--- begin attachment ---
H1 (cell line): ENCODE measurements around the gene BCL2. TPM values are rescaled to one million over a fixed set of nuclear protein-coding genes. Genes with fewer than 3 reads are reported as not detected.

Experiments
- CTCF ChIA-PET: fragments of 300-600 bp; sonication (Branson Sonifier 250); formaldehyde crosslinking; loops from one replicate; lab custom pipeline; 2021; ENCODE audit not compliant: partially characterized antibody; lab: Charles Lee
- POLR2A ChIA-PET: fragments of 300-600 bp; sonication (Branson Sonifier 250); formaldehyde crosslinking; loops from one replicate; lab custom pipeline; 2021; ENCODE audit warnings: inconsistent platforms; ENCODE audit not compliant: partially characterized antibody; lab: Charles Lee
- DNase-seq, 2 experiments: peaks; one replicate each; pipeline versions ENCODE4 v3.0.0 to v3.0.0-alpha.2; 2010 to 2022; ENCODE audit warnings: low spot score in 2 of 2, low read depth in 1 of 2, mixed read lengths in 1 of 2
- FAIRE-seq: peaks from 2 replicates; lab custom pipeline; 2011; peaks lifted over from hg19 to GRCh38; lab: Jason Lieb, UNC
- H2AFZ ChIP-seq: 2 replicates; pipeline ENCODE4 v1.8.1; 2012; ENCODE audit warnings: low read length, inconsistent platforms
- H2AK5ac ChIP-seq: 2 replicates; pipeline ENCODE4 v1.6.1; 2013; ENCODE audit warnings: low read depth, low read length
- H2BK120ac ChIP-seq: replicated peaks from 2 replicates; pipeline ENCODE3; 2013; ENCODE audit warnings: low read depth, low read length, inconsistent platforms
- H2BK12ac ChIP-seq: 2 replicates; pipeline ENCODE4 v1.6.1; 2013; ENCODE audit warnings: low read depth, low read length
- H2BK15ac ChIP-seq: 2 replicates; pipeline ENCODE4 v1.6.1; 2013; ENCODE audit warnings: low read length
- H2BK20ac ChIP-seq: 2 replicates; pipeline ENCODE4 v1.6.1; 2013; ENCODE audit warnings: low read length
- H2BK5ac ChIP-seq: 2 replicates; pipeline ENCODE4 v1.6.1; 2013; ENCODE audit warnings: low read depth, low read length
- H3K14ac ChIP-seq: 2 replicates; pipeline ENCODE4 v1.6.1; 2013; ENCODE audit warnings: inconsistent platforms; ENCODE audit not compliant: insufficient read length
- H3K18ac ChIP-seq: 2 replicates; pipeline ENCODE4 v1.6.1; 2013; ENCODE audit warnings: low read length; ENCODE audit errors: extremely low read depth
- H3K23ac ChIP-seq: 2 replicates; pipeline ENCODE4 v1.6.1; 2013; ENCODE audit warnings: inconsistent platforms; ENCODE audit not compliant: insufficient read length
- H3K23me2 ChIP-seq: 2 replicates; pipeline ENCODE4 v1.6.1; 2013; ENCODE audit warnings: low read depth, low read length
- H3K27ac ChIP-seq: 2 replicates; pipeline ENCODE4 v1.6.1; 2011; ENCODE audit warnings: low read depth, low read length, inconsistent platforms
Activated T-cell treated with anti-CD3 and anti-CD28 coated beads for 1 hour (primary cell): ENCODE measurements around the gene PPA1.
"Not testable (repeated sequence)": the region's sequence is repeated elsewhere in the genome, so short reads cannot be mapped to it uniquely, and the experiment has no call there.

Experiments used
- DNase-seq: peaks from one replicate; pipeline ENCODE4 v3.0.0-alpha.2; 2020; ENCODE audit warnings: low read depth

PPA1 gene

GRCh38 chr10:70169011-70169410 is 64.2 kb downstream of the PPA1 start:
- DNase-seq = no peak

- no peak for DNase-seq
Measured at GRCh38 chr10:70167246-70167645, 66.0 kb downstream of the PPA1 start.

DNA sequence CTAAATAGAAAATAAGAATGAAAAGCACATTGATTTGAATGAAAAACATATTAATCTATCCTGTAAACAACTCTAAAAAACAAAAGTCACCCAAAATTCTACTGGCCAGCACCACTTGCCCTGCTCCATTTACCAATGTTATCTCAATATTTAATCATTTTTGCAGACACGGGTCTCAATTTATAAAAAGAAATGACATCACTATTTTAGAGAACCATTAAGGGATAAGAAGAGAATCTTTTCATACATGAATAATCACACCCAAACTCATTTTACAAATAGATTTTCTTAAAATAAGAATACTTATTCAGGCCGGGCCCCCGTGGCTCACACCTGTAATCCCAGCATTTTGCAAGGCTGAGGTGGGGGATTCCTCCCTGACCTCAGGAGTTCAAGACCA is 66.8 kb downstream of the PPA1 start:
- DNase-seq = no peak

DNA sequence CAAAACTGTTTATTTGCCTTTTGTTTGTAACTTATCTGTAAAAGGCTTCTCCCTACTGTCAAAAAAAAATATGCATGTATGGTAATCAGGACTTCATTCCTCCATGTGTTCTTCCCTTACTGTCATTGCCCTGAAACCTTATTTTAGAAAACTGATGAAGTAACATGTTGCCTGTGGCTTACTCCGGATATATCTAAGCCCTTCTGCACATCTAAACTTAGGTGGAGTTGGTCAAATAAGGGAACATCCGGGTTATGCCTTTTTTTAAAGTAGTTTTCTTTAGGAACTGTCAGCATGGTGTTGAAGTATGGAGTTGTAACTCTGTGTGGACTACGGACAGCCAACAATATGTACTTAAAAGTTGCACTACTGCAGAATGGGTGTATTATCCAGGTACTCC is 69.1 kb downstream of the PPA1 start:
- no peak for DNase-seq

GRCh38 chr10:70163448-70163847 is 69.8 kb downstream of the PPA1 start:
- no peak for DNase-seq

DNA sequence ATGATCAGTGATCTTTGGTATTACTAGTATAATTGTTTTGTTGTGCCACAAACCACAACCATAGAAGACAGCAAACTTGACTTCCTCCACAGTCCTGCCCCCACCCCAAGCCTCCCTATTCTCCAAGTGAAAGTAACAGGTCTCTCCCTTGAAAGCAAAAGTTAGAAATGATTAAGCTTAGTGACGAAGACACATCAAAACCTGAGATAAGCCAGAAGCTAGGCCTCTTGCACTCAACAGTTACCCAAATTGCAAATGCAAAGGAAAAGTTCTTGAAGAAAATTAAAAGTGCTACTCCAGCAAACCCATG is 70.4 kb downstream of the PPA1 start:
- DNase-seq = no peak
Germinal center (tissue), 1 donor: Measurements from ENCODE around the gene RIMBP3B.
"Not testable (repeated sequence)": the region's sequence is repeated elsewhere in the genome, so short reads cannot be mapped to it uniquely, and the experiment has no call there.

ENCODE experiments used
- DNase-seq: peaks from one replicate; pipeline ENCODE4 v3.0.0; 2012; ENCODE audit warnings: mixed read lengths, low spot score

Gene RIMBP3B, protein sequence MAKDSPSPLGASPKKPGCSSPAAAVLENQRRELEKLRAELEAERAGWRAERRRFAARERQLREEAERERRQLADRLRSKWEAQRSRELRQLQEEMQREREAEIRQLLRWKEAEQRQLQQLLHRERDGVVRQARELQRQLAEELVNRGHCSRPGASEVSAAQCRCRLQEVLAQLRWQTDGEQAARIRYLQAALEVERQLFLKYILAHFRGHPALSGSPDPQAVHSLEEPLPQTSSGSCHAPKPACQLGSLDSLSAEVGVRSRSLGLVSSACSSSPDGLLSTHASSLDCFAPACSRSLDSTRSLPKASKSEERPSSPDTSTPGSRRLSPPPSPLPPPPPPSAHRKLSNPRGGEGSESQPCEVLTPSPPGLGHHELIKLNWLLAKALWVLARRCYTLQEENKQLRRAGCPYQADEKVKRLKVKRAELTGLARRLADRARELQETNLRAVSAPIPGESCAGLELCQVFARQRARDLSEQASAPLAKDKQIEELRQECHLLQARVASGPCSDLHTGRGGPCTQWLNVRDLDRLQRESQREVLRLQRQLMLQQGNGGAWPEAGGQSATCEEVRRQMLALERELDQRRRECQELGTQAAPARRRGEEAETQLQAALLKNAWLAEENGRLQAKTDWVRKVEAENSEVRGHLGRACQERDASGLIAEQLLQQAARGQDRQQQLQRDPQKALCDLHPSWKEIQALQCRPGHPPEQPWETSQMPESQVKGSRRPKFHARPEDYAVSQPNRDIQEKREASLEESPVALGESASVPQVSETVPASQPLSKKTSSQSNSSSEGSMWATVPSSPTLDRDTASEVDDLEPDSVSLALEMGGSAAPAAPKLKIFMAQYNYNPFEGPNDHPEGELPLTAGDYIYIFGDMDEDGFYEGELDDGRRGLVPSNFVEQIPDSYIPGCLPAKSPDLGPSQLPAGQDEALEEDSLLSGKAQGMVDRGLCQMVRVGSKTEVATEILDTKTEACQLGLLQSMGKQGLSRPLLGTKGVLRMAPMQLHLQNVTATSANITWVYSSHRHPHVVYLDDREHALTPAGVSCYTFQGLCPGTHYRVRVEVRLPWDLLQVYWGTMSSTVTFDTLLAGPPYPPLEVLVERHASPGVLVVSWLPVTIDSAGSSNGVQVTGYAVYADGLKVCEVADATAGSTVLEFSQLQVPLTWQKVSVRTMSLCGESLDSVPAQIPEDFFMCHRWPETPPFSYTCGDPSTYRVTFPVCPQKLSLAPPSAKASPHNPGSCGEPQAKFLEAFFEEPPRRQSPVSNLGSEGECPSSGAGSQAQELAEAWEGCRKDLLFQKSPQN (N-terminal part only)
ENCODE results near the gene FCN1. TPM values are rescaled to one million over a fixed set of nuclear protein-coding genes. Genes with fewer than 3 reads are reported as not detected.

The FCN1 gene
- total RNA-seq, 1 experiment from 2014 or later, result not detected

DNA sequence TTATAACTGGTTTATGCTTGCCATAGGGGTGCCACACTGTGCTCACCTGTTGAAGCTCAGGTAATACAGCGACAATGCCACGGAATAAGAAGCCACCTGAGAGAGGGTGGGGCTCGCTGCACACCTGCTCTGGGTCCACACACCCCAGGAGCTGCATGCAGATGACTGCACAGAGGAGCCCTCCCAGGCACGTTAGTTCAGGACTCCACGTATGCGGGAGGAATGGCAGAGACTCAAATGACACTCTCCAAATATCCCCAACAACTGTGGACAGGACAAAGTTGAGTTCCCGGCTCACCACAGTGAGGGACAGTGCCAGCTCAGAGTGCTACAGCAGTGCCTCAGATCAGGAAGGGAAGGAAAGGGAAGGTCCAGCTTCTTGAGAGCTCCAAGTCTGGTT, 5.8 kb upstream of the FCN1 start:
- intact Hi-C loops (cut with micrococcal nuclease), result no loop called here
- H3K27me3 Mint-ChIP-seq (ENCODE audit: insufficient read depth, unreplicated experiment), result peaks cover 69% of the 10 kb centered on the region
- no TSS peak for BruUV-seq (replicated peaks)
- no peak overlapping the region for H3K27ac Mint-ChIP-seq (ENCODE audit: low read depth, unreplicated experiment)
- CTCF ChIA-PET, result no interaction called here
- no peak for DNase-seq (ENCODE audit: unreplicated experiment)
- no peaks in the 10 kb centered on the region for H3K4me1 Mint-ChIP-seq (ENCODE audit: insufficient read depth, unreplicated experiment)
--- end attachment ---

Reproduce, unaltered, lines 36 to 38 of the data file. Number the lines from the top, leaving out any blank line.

Germinal center (tissue), 1 donor: Measurements from ENCODE around the gene RIMBP3B.
"Not testable (repeated sequence)": the region's sequence is repeated elsewhere in the genome, so short reads cannot be mapped to it uniquely, and the experiment has no call there.

ENCODE experiments used